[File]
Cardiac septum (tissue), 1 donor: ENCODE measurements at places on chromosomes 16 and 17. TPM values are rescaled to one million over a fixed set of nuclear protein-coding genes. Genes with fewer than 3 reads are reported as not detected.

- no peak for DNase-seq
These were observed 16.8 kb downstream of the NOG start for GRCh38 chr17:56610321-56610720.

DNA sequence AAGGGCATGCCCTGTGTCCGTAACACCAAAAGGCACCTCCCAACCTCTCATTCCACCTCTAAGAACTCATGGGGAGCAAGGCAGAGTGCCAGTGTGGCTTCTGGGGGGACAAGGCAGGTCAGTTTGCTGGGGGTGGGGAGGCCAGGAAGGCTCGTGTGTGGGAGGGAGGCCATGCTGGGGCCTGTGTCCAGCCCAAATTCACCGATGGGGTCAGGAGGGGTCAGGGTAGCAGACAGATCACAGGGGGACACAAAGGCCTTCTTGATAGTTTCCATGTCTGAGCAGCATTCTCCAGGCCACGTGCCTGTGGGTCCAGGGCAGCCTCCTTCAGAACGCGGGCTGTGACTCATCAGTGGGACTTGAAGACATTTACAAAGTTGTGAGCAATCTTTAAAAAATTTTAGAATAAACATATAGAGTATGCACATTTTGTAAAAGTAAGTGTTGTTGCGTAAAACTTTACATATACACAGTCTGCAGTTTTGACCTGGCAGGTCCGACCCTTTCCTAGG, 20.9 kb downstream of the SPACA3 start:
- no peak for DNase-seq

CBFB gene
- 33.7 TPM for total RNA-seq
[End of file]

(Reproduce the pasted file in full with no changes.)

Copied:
Cardiac septum (tissue), 1 donor: ENCODE measurements at places on chromosomes 16 and 17. TPM values are rescaled to one million over a fixed set of nuclear protein-coding genes. Genes with fewer than 3 reads are reported as not detected.

- no peak for DNase-seq
These were observed 16.8 kb downstream of the NOG start for GRCh38 chr17:56610321-56610720.

DNA sequence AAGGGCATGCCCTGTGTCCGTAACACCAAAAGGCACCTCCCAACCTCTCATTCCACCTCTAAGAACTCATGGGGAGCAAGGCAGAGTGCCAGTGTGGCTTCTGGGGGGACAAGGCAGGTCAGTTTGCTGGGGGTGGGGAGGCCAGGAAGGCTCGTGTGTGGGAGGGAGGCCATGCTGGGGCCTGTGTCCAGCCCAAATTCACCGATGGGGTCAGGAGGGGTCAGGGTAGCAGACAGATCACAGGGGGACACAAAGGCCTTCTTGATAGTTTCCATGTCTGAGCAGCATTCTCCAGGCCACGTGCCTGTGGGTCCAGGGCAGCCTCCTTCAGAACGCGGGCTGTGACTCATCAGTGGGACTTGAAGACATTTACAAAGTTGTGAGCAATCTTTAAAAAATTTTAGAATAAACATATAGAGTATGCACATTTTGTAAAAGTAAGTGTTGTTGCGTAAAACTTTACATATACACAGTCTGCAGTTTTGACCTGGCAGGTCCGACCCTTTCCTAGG, 20.9 kb downstream of the SPACA3 start:
- no peak for DNase-seq

CBFB gene
- 33.7 TPM for total RNA-seq